BILLY JOHNSON PLAYGROUND IN CENTRAL PARK
East Side of Central Park at 67th St.
This unique playground eschews traditional swings and jungle gyms in favor of structures that mimic in miniature the surrounding park. A little stone bridge, a log maze and and a timber-log swing set are just a few of the features that make the park ideal for creative play and imaginative games. Don’t miss the hidden water fountain; children can press a button that causes water to spring from the ground in the tiled mosaic area.
Riverside Park at West 91st St.
Among the world’s largest land mammals, real hippopotami are dwindling in population as a result of poaching and habitat destruction. Life-size sculptures of hippopotami, however, continue to thrive in this 91st Street playground among swings, slides and picnic tables. The cheerful pachyderms spout water in the summer, and one hippo contains a secret cavity perfect for a small child to hide in. The park is also known as a favorite spot for neighborhood children’s birthday parties.
HESTER STREET PLAYGROUND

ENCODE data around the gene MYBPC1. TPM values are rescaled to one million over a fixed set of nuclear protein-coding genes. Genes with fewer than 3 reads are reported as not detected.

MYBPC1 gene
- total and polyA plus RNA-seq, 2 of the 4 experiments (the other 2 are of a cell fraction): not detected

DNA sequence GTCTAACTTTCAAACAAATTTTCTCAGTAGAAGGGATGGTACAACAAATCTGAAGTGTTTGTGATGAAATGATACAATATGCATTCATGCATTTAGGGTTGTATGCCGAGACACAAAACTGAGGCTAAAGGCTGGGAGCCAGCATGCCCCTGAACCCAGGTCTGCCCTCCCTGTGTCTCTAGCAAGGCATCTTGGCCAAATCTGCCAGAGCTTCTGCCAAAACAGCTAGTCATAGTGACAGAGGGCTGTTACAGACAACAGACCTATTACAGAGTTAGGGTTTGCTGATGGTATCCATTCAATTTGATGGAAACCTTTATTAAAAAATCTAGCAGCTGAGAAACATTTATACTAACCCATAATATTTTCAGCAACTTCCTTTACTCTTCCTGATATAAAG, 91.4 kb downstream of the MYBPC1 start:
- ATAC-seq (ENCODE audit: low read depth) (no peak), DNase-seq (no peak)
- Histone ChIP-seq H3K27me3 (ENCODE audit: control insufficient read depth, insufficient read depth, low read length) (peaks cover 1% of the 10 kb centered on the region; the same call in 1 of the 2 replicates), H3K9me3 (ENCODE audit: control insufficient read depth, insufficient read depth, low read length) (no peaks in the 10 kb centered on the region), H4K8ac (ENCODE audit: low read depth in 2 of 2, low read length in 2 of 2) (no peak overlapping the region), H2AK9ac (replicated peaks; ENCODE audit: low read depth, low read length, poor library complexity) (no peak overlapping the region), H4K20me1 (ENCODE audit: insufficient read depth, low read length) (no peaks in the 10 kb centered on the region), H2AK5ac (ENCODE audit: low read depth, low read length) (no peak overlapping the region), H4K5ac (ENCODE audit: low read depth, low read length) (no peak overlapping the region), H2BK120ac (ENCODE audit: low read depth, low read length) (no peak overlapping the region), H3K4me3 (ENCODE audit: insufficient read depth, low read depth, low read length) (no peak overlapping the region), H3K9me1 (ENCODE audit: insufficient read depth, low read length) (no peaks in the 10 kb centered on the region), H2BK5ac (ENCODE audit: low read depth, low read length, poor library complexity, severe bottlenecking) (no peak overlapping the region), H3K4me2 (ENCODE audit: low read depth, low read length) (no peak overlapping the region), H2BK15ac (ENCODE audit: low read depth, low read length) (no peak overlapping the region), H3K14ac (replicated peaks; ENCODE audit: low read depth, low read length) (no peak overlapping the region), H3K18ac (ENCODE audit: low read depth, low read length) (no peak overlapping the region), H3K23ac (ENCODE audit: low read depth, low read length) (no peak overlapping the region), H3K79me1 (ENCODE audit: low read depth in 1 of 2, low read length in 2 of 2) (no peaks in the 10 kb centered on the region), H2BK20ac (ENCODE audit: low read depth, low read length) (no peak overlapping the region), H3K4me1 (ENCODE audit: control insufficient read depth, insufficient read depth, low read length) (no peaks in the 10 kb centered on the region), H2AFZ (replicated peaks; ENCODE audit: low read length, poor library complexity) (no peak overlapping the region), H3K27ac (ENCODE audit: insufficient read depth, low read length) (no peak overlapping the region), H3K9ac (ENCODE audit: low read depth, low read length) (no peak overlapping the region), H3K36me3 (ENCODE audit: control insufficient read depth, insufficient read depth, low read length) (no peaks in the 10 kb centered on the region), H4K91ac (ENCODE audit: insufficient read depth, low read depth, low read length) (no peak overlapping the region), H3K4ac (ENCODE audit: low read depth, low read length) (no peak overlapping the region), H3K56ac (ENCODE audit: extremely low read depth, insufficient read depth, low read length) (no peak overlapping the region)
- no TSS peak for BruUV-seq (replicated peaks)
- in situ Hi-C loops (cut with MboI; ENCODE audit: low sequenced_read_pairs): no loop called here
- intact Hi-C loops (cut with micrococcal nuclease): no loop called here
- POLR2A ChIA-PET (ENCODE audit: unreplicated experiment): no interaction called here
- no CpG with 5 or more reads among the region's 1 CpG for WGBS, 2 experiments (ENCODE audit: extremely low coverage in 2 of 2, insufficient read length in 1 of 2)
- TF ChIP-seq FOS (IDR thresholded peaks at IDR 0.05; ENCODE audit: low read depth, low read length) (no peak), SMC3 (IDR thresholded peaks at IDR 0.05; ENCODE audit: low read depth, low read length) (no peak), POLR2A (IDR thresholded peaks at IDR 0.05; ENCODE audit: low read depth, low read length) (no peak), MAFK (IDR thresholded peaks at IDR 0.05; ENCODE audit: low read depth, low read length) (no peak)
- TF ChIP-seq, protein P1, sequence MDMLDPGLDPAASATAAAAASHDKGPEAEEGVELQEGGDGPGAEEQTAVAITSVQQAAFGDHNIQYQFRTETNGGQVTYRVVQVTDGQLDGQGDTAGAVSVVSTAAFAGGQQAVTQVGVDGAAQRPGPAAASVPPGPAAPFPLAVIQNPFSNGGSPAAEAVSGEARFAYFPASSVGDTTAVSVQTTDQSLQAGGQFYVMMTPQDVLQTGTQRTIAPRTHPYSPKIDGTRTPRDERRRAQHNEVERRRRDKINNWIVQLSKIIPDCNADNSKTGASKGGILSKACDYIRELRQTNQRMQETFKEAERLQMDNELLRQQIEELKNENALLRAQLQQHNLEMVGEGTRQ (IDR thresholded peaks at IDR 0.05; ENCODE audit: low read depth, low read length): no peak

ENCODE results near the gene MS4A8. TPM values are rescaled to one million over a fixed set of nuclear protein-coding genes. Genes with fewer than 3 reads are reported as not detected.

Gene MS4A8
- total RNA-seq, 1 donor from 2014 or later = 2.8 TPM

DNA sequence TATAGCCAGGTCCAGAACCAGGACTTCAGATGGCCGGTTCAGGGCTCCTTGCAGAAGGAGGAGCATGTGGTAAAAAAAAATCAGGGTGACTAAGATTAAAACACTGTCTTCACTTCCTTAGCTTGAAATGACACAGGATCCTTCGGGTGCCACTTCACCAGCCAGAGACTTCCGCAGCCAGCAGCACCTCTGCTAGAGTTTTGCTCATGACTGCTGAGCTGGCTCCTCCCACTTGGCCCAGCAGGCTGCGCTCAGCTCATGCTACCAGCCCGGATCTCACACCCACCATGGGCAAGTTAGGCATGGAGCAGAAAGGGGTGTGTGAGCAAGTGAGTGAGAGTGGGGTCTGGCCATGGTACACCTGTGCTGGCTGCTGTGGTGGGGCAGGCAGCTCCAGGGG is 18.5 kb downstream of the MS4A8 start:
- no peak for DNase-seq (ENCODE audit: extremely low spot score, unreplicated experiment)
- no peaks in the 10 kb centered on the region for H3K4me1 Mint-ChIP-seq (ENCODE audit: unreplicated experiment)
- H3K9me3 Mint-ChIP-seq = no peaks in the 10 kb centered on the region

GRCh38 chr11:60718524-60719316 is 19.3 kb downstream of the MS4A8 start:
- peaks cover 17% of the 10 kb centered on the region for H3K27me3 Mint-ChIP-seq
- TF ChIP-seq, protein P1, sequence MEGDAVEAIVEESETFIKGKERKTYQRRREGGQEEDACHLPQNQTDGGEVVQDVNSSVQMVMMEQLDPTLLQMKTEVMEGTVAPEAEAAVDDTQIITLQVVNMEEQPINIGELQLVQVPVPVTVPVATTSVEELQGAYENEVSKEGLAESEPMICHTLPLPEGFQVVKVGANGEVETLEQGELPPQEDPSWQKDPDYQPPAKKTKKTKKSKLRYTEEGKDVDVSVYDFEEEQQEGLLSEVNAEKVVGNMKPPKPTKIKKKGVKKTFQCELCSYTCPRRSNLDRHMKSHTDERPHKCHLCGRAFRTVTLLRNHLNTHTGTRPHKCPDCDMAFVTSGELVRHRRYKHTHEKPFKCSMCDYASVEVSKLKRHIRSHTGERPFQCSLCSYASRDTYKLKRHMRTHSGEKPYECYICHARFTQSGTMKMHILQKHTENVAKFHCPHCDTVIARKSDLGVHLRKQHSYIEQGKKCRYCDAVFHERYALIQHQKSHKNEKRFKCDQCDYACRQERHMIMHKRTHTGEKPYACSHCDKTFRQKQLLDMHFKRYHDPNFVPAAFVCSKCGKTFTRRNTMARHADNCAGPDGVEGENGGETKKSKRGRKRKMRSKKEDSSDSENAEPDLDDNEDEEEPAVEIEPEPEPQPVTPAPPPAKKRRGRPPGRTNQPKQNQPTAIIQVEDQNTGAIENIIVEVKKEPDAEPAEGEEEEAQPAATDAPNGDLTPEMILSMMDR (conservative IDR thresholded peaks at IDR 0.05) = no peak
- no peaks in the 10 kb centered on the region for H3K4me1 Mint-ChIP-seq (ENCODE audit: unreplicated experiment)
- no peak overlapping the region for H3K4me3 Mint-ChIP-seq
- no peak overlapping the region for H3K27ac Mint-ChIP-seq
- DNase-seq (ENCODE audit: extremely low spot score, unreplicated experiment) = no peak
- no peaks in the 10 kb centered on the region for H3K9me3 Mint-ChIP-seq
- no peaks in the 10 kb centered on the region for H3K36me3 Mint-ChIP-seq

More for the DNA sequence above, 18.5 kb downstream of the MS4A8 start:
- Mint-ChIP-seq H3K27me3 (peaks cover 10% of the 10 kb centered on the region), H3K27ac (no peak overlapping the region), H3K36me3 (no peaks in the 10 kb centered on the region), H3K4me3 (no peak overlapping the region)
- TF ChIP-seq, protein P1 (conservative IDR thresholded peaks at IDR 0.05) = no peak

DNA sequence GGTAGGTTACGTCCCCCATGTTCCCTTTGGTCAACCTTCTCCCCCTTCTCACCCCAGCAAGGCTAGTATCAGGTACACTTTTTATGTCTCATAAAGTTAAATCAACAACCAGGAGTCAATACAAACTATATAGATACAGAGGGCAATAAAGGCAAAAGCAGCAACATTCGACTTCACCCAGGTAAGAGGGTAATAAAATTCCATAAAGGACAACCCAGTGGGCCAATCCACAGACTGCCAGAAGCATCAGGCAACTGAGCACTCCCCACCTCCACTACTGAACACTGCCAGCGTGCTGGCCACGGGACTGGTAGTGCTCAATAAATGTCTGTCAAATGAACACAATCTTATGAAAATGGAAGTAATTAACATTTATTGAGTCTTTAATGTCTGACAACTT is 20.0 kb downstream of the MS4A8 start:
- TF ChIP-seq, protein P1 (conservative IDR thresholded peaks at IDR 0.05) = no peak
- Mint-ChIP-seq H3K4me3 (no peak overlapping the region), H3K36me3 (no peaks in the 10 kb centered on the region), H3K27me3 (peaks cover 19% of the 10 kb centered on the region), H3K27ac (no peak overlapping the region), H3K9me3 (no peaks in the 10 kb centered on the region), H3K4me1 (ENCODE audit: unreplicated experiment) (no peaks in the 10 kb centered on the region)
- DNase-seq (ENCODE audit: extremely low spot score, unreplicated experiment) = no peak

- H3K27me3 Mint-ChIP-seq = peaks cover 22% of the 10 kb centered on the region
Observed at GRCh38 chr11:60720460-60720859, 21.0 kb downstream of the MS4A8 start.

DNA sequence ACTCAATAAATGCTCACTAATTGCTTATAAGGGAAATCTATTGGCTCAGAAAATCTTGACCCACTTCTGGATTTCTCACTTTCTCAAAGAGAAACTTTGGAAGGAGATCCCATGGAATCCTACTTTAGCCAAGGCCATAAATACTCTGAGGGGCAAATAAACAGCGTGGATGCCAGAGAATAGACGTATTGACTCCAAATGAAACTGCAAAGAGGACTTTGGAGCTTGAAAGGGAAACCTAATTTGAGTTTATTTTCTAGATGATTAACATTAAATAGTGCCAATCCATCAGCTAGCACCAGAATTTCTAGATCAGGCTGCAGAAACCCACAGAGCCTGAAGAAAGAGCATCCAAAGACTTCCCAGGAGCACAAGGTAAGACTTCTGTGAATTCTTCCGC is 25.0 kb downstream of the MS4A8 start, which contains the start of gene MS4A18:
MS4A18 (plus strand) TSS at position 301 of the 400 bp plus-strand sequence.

Sara D. Roosevelt Park at Forsyth St., Hester St.
Integrated into the Sara D. Roosevelt Park, this playground in the heart of Manhattan’s Chinatown has structures to entertain bigger kids and younger kids alike. Picnic tables in the park are perfect for parents to sit while supervising their kids. The classic monkey bars, climbing rope and twisty slide are sure to enthrall younger children, while older kids can wander over to the nearby basketball courts for a pickup game.
Best Kid-Friendly Museum
MUSEUM OF THE CITY OF NEW YORK
1220 Fifth Ave at 103rd St.
While this museum wasn’t designed specifically with kids in mind, there’s plenty for them to delight in. Exhibits explore NYC’s history of live music, fashion, immigration, art, activism, and more. Relatively small compared to the Met or the Guggenheim, the museum allows children to soak in the history without getting overwhelmed. For the adults, this is the ideal place to nerd out on NYC culture and trivia, with exhibits chronicling everything from Lenape chiefs to the Dutch settlers to ‘80s graﬃti art.
DIMENNA CHILDREN’S HISTORY AT NEW-YORK HISTORICAL SOCIETY
170 Central Park West
212-873-3400 (for the NYHS)